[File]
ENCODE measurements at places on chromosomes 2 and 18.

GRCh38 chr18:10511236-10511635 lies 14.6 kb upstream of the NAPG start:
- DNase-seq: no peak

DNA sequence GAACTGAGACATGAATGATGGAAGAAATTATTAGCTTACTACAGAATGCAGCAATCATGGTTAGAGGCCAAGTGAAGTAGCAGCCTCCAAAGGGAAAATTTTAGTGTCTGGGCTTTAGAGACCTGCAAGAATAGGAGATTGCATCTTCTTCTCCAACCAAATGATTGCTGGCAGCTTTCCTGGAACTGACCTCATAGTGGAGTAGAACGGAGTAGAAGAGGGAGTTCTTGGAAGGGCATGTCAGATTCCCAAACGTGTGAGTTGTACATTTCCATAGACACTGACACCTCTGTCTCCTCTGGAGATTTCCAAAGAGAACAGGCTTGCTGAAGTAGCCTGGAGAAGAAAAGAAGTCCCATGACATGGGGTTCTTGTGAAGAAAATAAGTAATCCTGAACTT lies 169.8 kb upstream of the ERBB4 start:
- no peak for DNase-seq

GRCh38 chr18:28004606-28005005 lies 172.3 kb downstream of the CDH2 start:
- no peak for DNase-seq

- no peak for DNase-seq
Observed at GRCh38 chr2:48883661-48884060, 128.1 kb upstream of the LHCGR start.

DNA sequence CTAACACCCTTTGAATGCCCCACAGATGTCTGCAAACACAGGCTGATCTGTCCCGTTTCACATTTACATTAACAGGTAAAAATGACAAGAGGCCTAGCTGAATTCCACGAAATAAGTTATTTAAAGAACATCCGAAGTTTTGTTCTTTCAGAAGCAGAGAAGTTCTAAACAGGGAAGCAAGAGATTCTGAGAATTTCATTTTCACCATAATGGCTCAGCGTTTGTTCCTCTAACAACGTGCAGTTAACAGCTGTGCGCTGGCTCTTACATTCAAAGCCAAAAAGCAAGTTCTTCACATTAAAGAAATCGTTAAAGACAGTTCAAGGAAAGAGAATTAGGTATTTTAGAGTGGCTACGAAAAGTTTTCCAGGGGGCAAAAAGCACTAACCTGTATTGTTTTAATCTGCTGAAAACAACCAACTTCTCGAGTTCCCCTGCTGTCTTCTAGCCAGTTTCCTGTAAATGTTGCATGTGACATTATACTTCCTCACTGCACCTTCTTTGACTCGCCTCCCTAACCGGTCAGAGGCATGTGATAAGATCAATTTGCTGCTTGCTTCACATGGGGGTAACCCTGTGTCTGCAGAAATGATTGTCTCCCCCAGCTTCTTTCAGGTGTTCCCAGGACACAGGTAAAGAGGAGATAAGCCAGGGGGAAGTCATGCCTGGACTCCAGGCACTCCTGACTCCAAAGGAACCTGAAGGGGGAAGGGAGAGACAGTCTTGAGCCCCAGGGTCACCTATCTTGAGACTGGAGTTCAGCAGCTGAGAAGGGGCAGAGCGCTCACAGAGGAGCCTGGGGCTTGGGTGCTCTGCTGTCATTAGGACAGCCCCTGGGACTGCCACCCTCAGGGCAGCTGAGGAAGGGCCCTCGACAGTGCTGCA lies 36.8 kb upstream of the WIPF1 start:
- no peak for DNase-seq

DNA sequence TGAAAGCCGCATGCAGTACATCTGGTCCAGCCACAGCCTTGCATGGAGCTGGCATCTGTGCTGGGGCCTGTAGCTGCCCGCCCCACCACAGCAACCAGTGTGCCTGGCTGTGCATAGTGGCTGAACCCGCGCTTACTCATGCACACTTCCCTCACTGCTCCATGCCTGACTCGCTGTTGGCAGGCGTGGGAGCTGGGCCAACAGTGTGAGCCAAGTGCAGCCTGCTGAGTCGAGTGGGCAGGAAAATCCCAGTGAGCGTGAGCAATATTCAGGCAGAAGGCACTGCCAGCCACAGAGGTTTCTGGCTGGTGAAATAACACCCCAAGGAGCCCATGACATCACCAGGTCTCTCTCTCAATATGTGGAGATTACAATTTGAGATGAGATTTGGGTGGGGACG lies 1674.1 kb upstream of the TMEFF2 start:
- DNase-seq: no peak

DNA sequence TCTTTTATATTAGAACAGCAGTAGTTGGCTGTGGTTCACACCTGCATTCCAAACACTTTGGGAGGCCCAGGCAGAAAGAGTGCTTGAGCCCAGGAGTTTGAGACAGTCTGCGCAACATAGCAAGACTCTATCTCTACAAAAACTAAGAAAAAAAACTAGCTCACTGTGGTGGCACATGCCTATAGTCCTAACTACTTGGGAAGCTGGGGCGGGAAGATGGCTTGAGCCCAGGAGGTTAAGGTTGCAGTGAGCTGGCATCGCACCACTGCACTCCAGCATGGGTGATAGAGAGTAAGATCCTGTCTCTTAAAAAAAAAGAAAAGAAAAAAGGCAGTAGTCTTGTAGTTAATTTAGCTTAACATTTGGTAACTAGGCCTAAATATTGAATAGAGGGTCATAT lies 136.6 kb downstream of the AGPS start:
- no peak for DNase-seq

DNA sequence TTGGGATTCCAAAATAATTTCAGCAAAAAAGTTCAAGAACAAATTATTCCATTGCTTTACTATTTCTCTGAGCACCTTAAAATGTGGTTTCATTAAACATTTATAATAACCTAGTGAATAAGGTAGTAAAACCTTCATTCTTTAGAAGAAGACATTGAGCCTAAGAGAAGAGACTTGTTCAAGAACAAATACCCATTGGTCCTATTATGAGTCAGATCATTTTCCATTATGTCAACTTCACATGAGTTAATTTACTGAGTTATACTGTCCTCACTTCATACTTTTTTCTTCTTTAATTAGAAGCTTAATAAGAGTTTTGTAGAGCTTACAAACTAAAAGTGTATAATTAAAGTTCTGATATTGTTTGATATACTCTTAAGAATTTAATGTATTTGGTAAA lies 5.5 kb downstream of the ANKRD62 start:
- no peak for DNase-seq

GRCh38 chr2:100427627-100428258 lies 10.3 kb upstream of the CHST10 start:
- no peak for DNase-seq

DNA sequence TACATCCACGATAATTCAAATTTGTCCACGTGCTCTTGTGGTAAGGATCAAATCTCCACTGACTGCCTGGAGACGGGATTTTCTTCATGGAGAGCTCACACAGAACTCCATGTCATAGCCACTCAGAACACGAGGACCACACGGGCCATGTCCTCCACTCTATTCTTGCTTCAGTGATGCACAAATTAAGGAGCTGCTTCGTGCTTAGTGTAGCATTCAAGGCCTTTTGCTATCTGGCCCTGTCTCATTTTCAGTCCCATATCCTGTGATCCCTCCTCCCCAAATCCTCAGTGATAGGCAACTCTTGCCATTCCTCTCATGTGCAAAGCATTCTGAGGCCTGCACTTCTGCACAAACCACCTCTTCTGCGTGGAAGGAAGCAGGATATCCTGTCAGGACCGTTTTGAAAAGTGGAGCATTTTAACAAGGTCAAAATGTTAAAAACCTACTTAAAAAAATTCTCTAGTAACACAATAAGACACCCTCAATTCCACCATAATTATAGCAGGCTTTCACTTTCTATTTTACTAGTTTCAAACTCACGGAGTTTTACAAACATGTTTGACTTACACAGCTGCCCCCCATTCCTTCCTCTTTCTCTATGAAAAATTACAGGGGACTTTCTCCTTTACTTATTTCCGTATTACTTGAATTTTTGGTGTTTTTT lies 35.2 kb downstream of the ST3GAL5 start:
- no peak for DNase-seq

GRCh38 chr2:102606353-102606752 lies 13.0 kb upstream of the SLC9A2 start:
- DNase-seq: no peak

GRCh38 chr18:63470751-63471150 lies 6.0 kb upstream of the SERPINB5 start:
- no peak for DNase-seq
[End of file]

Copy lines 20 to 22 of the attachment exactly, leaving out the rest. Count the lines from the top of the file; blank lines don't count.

DNA sequence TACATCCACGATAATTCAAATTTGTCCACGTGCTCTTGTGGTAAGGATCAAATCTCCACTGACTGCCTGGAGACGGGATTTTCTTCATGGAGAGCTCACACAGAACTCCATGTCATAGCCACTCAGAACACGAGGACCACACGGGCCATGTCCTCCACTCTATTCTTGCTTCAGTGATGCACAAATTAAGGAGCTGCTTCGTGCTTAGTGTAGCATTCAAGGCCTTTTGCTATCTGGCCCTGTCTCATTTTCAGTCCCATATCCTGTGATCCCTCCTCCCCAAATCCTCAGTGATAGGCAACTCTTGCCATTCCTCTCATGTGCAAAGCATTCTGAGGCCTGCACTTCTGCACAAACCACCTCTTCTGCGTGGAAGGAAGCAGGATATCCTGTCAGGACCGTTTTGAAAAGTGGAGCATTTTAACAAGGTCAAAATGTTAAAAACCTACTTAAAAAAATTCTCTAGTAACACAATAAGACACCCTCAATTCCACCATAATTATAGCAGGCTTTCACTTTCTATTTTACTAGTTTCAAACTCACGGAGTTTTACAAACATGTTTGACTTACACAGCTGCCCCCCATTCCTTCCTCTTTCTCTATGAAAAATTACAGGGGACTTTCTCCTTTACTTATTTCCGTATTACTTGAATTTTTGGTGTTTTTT lies 35.2 kb downstream of the ST3GAL5 start:
- no peak for DNase-seq

GRCh38 chr2:102606353-102606752 lies 13.0 kb upstream of the SLC9A2 start: